Michigan Immigrant Rights Center
February 23, 2011
On February 22, 2011, Rep. Dave Agema (R-Grandville) introduced HB 4305, the “Support Our Law Enforcement and Safe Neighborhoods Act” in the Michigan Legislature along with cosponsors Reps. Thomas Hooker, Peter Pettalia, Bob Genetski, Ray Franz, Matt Huuki, Marty Knollenberg, Joel Johnson, Anthony Forlini, Ben Glardon, Dale W. Zorn, Phillip Potvin, Paul Opsommer, Kurt Damrow, Bill Rogers, Matt Lori and Paul Scott. Several provisions of this bill (as well as its title) mirror the language of Arizona‘s controversial SB 1070 law, but the bill is not identical. The bill is identical to HB 6366 of 2010 which Rep. Agema introduced in the last legislative session. More information about the public benefits verification language discussed in both bills is available in MIRC’s legislative tracking list from the last legislative session
Section 3 of HB 4305 largely restates current federal law and practice regarding immigrant eligibility for public benefits and verification requirements. Affidavits of citizenship would still be accepted from U.S. citizens applying for benefits which currently only require an affidavit, but a new reporting requirement is imposed that would require referral of any allegedly false claims of U.S. citizenship to the United States Attorney for potential prosecution. This bill does not seek to impose any new “reporting” requirements on benefits agencies, and it is important to note that federal law and state policy strictly limits the circumstances in which the Department of Human Services may report those it may suspect of being unlawfully present to immigration authorities. As reaffirmed in Section 4(6), this policy would not be disturbed by this bill.
Section 4 states that “an official or agency of this state or a political subdivision of this state shall not adopt a policy that limits or restricts enforcement of federal immigration laws to less than the full extent permitted by federal law.” This “anti-sanctuary cities” clause seeks to reach both official policies limiting circumstances in which local law enforcement may communicate with immigration enforcement, but also more informal local policies and priorities. Section 4(2) removes discretion from state and local law enforcement authorities and obligates them to verify the immigration status of any person who is “stopped, detained or arrested for a violation of law. . .” who “is of should reasonably be suspected of being unlawfully present in the United States.” This bill does not list any factors that could or should give rise to that suspicion and, unlike the original (and later modified) version of Arizona’s SB 1070, makes no mention of the use of race as a factor.
Section 4(5) states that “a law enforcement officer, with or without a warrant, may arrest a person if the officer has probable cause to believe that the person has committed a public offense that makes the person removable from the United States.” This portion of the bill is particularly unclear in the context of the immigration law. Section 237 of the Immigration and Nationality Act lists the categories of state and federal crimes that may make an immigrant removable from the United States. However, these grounds principally relate to how someone with legal immigration status can be stripped of that status. Most legal immigrants who commit crimes that may make them removable are transferred directly to immigration custody following the completion of their sentence. If an officer has probable cause to arrest a person for a crime, the officer doesn’t need expanded authority to make an arrest simply because that crime happens to also be a ground of removal under the immigration law. A person without legal immigration status and without any legal defense to removal does not need to have committed a “public offense” to be removable from the United States.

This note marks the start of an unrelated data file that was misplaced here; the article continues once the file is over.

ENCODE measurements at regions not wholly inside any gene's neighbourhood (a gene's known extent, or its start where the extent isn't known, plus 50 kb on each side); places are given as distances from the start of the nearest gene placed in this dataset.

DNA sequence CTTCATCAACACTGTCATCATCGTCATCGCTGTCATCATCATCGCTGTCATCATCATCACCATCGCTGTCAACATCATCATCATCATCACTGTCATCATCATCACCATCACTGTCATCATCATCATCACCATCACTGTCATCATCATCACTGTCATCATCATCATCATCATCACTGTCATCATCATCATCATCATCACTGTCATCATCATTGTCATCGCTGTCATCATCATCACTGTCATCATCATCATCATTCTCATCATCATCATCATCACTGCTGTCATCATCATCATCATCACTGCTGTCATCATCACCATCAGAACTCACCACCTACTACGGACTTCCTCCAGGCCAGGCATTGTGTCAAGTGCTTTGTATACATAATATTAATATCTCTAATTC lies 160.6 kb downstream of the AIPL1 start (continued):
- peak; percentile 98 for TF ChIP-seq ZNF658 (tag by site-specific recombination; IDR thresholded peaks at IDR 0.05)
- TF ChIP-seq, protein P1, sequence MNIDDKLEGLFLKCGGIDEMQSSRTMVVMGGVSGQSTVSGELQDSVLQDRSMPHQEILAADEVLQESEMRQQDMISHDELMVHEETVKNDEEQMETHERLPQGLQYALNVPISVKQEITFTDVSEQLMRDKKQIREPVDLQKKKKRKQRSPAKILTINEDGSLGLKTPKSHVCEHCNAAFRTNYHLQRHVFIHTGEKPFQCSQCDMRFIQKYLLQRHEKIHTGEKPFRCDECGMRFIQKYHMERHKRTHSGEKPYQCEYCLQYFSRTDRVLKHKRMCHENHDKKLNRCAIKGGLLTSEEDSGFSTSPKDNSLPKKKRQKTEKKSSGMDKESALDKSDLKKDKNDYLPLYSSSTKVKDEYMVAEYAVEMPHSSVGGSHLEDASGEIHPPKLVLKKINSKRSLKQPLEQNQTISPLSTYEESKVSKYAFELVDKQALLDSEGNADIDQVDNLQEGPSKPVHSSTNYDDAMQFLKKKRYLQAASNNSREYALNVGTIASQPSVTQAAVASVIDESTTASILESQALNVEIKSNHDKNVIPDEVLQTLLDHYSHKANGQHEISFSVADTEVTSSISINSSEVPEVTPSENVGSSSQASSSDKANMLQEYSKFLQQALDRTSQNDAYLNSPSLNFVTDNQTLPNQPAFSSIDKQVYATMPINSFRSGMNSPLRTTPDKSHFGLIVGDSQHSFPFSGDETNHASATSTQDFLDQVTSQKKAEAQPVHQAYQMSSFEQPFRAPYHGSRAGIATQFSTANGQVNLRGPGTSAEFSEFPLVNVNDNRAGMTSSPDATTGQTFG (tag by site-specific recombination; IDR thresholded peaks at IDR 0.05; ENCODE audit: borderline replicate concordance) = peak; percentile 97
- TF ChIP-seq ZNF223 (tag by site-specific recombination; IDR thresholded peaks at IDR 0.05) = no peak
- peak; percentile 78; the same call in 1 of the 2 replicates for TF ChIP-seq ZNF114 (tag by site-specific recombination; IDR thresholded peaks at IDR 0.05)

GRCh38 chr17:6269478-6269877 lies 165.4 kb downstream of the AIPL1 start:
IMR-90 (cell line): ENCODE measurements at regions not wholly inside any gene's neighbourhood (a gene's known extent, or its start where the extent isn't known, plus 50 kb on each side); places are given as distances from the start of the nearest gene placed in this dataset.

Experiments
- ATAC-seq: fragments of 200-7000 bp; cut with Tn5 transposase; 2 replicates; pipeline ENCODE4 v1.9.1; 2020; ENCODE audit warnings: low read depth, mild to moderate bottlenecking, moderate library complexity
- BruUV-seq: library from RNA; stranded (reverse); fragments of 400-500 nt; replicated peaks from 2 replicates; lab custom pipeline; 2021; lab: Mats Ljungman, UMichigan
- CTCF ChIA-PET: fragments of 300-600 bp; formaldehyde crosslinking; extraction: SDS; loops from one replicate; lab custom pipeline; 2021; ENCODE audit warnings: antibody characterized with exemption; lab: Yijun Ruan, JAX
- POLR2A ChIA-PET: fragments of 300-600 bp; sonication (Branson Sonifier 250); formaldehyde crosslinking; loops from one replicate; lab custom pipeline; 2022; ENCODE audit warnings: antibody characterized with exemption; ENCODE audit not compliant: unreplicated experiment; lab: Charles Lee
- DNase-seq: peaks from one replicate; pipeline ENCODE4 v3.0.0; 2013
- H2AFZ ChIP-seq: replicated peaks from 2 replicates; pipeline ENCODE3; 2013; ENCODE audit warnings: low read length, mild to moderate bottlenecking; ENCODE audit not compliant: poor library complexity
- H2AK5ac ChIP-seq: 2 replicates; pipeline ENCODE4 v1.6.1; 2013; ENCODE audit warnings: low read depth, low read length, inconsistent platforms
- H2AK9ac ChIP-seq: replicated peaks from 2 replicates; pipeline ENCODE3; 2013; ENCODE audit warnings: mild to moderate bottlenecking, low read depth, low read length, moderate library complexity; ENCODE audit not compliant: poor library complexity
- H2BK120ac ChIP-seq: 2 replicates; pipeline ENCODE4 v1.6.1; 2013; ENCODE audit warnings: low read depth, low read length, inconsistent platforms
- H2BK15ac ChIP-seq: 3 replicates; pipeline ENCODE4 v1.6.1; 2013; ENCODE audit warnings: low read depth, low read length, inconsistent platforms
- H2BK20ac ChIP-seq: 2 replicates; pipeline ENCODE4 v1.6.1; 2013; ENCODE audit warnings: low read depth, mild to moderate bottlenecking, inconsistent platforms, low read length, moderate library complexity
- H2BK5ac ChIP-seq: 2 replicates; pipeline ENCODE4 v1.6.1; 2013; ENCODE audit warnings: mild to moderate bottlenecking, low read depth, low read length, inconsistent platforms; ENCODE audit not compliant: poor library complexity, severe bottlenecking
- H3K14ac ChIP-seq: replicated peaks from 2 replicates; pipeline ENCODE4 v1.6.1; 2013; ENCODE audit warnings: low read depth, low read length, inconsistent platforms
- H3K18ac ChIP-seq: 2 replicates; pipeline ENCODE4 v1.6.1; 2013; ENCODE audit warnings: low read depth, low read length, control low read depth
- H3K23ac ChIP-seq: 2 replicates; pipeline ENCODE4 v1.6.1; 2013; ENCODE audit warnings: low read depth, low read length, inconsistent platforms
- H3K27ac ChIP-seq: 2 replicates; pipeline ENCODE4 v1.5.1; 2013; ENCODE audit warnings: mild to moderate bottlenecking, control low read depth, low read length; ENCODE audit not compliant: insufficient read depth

Section 4(7) allows any person to file a lawsuit to challenge any “official or agency of this state or any political subdivision of this state that adopts or implements a policy limiting or restricting enforcement of federal immigration laws to less than the full extent permitted by federal law.” The person bringing the suit could recover court costs and attorneys fees and the state or local entity could be required to fine of between $1,000.00 and $5,000.00 for each day beyond the seventh day that the policy remains in effect after the agency is served with a lawsuit.
Section 5 makes failure to apply for “alien registration” or carry an alien registration document in violation of a particular provision of federal law a state law crime. Numerous “Arizona-style” bills have referenced those particular provisions of federal law and what immigrants they reach has been the subject of debate.
For information about how some immigrant advocates in Michigan are reacting to this bill, visit the Alliance for Immigrant Rights & Reform Michigan’s website, linked here.